Poverty 'linked to breast cancer deaths'
Hundreds of women from the poorest backgrounds in England are dying needlessly of breast cancer, according to researchers.
Data presented at the National Cancer Research Institute conference showed poverty was linked to 450 breast cancer deaths a year.
Catching the tumour late is thought to be a major explanation for the deaths.
The Department of Health said "much more" could be done to diagnose and treat cancer earlier.
Cancer charities and the researchers urged women to see their GP promptly.
'Harder to treat'
Scientists from Cambridge and Leicester universities used data from 20,738 patients in the east of England who had breast cancer diagnosed between 2006 and 2010.
They looked at what stage of the cancer the tumours were being diagnosed. The later the diagnosis, the more advanced the tumour and the harder it is to treat.
Women from the most affluent areas were catching their tumours earlier, the data showed.
The study found that if women from more socially deprived backgrounds could match the level of diagnosis among the more affluent, 450 lives could be saved each year in England.
One of the researchers, Dr Gary Abel, of the University of Cambridge, told the BBC it was not entirely clear why poverty affected women's chances of survival.
"But we think it's to do with both symptom awareness amongst the more deprived women and also what action they take once they find that there is something wrong - and how quickly they go to their GP," he said.
"What we seem to see is that women from more affluent areas will go straight to their GP, seek help immediately. Whereas women from more deprived areas maybe tend to hold back before going.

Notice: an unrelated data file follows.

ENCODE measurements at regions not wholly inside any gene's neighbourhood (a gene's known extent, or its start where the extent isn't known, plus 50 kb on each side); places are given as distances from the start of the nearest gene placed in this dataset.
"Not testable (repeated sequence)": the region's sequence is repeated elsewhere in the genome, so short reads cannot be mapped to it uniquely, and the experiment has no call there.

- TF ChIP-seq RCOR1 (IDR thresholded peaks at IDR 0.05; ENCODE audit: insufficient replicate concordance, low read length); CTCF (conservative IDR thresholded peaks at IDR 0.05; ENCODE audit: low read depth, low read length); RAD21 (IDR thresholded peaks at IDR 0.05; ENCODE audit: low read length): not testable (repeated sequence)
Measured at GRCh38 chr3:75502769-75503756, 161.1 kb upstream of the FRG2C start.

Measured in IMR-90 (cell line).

He called for a "renewed effort" to boost awareness campaigns, pointing out that around 70% of those with breast cancer were diagnosed by their GP - not through the national screening programme.
"Clearly this research shows that there is still work to be done and perhaps we need to move beyond just telling people what the symptoms are and encouraging people to go and see their GP as quickly as possible."
'More to do'
Dr Julie Sharp, of Cancer Research UK, said: "Other research shows that women from deprived backgrounds are more likely to feel embarrassed or worried about going to their GP, but it's important for women to take that step as going to the GP promptly could make all the difference."
"All women should be aware of how their breasts normally look and feel because we know that early diagnosis is one of the most important factors in whether breast cancer treatment is effective."
Eluned Hughes, head of public health at Breakthrough Breast Cancer, added: "By focusing on improving early diagnosis, particularly in deprived areas, we can have most impact in stopping women dying from breast cancer.
A Department of Health spokesman said much more could be done to diagnose and treat cancer earlier.
"We are spending £450 million to help diagnose cancer earlier, which will save thousands of extra lives every year, and we are investing more than £170 million over four years to expand and introduce pioneering new methods of screening for cancer.
"We are also committed to reducing inequalities in cancer care - that's why our Be clear on cancer campaigns are aimed at more disadvantaged groups and try to build awareness of cancer symptoms."
Previous research by Public Health England has shown a strong link between poverty and health. Cancer, heart attacks, strokes, lung disease and liver disease are all more likely in areas of social deprivation.